Shipping containers in conceptual architecture have become shorthand for “recycling” and “environmental sustainability”, and yet they are neither. You should run a mile from any architectural company that is genuinely enthusiastic about the potential of shipping containers, for the reasons I’ll explain below.
- The most important point: you’re not “recycling” shipping containers at all. Architects think they are, but here’s the nature of steel: you can melt it back down again and make it into a hundred thousand steel screws. When you use those screws you can build ten or twenty or fifty timber frame houses. That’s how you maximise recycling steel.
- Steel is 5,000 times more thermally conductive than timber or brick. This means shipping containers will get exceptionally hot in summer, and they have zero ventilation unless you drill holes into the sides.
- If you drill holes into the walls, then they’re going to be exceptionally cold. In winter the steel walls will be incredibly cold, way colder than the dewpoint for condensation to occur. Warm, moist internal air will cause water to run down the inside walls. This is the reason we don’t ever, ever, ever use steel as the fabric wall element of houses. Steel as structural beam: yes. Steel as structural shell: no way.
- The average height of a shipping container is between 2.59m to 2.89m. If you’re converting it you’re going to need a ceiling void for lighting, plumbing and ventilation and a floor void so you’re not walking on bare, cold steel. For that you’ll lose 300mm top and bottom, so now you’re in a long, thin room that’s barely 2m high.
- Because shipping containers are designed for the rough, salty air of the high seas they are painted in highly durable and highly caustic paints. If you don’t want to kill your future inhabitants you’ll have to scrape off this dangerous paint (more prep work, more wastage).
- You’ll also have to repair any rust that’s occurred from a lifetime being sprayed by seawater.
- Shipping containers are designed to stack. The actual walls are paper thin, designed to protect the internally-stabilised shipping products from the weather. They carry products, not people. As such, the walls cannot take any weight for windows or doors to be hung from – you’ll need to reinforce them with lintels for that (more work, more steel, more excess).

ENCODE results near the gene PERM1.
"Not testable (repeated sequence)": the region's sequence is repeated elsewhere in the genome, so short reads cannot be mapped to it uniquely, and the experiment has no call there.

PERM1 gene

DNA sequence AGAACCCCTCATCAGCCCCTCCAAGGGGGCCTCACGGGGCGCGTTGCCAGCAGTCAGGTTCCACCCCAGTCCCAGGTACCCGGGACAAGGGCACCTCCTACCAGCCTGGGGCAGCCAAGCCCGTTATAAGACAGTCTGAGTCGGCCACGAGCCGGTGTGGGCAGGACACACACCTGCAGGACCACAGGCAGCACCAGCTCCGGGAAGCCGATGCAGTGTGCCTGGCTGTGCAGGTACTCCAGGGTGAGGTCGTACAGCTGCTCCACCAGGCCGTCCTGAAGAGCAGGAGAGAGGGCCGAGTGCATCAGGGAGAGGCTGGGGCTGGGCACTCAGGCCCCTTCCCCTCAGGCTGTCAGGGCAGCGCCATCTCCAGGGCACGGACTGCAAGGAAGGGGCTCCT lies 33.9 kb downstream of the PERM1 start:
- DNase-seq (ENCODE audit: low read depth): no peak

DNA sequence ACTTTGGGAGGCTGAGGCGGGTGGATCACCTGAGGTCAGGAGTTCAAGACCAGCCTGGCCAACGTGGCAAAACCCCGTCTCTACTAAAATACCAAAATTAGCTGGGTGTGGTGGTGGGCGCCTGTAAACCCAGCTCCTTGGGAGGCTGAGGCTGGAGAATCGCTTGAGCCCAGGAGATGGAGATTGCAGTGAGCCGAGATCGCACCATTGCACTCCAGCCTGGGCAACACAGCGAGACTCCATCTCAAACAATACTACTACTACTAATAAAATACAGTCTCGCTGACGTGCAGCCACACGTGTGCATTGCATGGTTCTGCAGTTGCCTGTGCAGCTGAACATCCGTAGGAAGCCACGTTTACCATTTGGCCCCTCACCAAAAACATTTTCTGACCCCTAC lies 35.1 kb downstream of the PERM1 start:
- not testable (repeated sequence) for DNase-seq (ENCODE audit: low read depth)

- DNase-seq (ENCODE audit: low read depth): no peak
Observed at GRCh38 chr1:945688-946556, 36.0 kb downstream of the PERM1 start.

- Also, shipping containers are designed structurally only to stack on top of one another at their four corners ONLY. If you’re a kooky architect that likes pushing the envelope you’ll have to reinforce the points where you want to stack another shipping container (even more work, more steel).
- You’re now adding steel to something you were attempting to recycle to save steel because it wasn’t designed for what you thought it was. That is not smart design, it’s not “DIY living”, or “modular” construction.
- Cutting into an old shipping container that is decades-old, chemical-treated steel is tough, dirty, dangerous work. That’s not a nice thing to force the builders actually making your project to do, so why make them?
- It’s at least as expensive to retrofit a shipping container as it is to build a timber frame home – so why bother?
To sum up, using shipping containers to make any sort of liveable space is irresponsible, bad for the environment and terrible for the people that are involved. I really hope this is one architectural fad that dies out soon. The fact that London architect James Whitaker is in the middle of a commission to build one in Joshua National Park, California, next year, describing it as “visionary”, tells me that sadly it’s not. Yet.
Boycott any architect that rolls out this dangerous and environmentally reckless fad until they do.
And if you’re still convinced shipping containers are amazing, read this article about the regrets people have had in choosing to try and adapt to live in a shipping container.